The Influenza Epidemic and the 1919 PCUSA General Assembly Minutes
The Presbyterian Historical Society has received a number of questions about Presbyterian denominations and the impact of the Influenza Pandemic that started in 1918. While our building is temporarily closed and our paper-based archival materials inaccessible, we will use PHS digital collections information and other online resources to share information with patrons.
A good online resource for basic Presbyterian history research is Wikipedia, which links to digitized Minutes of the General Assembly of the Presbyterian Church in the United States of America (commonly remembered as the Northern church) from 1789 to 1922 via a General Assembly moderators page. Wikipedia also links to digitized Minutes of the General Assembly of the Presbyterian Church in the United States (commonly remembered as the Southern church) from 1861 to 1921. I look at those minutes in a companion post. (Both 1919 Minutes were scanned by Princeton Theological Seminary.)
In May 1919, the 131st General Assembly of the PCUSA took place in St. Louis, Missouri—the same city as the PC(USA)’s most recent Assembly in 2018. The Stated Clerk at the 1919 Assembly was Rev. William H. Roberts, whose tenure as clerk coincided with an increase in the prominence of that office in the Northern church.
Reviewing the PCUSA 1919 Minutes I found numerous mentions of the influenza epidemic’s impact on the PCUSA. For example, the Committee of the New Era Expansion Program was forced to cancel hundreds of planned programs across the country:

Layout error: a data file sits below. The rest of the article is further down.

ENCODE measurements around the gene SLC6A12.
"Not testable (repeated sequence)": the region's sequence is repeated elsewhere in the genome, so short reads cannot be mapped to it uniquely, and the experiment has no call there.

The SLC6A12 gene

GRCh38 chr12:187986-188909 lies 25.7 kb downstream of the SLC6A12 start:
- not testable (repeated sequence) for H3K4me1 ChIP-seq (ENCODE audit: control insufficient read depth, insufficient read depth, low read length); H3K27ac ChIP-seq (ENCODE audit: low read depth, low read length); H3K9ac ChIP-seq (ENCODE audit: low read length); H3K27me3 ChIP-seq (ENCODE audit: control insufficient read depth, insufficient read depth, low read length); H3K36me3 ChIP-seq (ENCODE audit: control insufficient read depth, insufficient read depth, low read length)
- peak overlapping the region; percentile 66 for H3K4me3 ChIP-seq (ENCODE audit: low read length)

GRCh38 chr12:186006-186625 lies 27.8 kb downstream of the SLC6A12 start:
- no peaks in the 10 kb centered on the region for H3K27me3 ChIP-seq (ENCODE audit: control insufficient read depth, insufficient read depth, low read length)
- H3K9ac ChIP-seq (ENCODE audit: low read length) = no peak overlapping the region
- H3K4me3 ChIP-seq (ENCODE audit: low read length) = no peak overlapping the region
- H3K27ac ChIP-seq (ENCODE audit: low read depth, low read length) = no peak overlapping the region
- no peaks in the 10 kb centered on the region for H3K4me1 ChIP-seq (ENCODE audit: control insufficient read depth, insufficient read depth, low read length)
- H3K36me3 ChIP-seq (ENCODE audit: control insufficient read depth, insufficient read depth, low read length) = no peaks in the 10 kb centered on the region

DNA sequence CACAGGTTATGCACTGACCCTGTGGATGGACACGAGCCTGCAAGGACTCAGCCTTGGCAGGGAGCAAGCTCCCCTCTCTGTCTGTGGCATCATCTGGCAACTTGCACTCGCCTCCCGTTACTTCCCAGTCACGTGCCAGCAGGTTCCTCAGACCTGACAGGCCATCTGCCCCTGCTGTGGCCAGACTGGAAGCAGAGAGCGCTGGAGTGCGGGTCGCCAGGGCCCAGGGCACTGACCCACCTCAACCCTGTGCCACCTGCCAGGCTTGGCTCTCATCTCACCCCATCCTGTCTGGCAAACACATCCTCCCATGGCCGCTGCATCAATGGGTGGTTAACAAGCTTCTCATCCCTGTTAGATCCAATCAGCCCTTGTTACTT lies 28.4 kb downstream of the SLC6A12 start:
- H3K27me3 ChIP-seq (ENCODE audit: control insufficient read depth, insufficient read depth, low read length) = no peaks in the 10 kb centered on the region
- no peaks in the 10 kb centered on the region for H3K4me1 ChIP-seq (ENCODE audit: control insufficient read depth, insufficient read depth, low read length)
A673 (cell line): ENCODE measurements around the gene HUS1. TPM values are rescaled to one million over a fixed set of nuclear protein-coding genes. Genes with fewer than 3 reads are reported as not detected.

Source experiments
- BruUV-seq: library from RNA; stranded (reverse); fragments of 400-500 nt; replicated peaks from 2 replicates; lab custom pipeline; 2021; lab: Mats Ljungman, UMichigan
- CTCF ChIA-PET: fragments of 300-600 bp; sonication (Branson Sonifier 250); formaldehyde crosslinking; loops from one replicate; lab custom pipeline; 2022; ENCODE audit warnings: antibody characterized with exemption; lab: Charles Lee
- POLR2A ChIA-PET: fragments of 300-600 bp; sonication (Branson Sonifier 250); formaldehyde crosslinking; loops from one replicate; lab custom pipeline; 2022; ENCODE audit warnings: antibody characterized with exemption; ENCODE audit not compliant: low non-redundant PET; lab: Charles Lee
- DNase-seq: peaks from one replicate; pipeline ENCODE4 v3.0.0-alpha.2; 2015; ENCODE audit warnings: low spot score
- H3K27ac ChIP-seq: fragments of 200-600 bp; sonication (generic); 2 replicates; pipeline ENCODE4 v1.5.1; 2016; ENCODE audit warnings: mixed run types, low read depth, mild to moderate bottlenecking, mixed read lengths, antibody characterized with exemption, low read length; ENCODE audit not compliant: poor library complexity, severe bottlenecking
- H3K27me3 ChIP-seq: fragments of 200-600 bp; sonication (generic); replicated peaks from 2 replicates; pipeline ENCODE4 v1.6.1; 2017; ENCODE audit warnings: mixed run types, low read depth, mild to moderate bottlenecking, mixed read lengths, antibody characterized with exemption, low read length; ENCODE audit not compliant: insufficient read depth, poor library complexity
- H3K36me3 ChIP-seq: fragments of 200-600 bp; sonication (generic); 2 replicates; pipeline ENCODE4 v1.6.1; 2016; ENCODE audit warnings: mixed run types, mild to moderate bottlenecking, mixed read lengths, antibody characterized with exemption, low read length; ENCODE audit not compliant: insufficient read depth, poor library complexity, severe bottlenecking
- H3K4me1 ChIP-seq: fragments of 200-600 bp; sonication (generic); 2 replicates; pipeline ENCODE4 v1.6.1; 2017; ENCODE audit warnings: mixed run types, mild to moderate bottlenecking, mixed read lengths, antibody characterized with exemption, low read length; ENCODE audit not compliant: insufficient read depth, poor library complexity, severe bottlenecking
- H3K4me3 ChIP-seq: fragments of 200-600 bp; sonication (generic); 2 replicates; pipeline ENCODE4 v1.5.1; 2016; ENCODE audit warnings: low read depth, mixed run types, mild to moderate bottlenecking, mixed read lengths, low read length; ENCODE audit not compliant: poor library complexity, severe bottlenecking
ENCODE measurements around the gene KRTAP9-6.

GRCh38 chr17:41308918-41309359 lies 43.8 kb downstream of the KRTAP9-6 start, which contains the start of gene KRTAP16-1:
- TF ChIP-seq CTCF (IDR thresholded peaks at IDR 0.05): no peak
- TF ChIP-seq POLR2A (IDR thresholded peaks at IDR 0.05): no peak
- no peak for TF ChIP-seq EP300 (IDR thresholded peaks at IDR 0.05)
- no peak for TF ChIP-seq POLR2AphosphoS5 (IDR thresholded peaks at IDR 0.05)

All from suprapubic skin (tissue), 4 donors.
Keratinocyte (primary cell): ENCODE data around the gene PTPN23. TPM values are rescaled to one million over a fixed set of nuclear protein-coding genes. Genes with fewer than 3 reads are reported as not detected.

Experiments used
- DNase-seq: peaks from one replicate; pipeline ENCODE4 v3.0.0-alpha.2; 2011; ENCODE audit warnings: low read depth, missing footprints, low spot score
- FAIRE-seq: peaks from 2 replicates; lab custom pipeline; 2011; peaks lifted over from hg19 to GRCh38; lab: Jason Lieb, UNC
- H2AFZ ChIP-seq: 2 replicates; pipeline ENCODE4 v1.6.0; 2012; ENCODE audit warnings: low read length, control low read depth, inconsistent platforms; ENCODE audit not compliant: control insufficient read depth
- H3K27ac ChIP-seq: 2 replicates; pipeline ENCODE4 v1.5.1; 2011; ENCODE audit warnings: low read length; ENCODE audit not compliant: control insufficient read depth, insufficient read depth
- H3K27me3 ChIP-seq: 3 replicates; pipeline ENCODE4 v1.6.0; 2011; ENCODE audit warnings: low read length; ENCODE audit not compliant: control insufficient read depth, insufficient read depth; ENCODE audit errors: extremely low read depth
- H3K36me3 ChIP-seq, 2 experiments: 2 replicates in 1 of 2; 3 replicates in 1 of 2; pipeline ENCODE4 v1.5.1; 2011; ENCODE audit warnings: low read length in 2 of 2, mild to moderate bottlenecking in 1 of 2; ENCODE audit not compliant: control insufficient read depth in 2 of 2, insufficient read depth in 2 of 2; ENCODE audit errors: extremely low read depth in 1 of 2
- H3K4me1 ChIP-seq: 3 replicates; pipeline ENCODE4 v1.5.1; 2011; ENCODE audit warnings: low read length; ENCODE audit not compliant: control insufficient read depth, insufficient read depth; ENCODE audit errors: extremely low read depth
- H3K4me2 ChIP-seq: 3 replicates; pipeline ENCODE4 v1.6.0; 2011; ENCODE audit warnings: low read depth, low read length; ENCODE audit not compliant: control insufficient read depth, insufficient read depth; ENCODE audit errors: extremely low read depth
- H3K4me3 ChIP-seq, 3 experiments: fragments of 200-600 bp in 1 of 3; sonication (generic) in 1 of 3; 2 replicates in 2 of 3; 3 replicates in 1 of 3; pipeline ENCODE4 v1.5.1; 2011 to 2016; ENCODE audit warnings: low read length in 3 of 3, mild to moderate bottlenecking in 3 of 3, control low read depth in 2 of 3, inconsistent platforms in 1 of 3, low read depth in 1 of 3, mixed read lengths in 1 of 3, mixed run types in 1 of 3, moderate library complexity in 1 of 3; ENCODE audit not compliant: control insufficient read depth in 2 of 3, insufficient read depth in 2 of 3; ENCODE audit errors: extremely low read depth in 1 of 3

There are numerous other parallels between the situation we are experiencing today with the COVID-19 outbreak and the influenza epidemic of 1918-1919. The 1919 Minutes reference the closing of churches, the cancellation of synod meetings, as well as deaths from the flu:
The 1919 Minutes include numerous mentions of school closures:
Lane Theological Seminary in Cincinnati, in its annual report, uses the phrase “We thank God and take courage” when alluding to its trust in providence despite the tragic impact of influenza on the institution. Lane’s former Chair of Practical Theology was PCUSA Stated Clerk Roberts.
Despite the millions of deaths caused by influenza in 1918 and 1919, the Comparative Statistics section shows that the PCUSA increased its membership between 1915 and 1919, from 1,513,240 to 1,603,033. However, the number of deceased church members reported for 1915 was 16,695 and 25,396 for 1919—a surge in deaths that is almost certain to be an undercount of actual deaths for the latter year. In terms of financial impact, the total amount of contributions reported in 1919 was $32,804,708 compared with $33,148,407 in 1918. Of course, World War I was also having an impact on the American economy during that time.
In any era, statistics and published statements go only so far toward capturing historical truth. Still, I found my online review of GA Minutes from the two largest predecessor PC(USA) denominations from a century ago reassuring. We are living through a difficult time, but the COVID-19 crisis is not unprecedented, and our response as a society is far more robust in 2020. The spirit and resourcefulness of the Presbyterian Church (U.S.A.) will meet this current challenge with courage and with the help of God.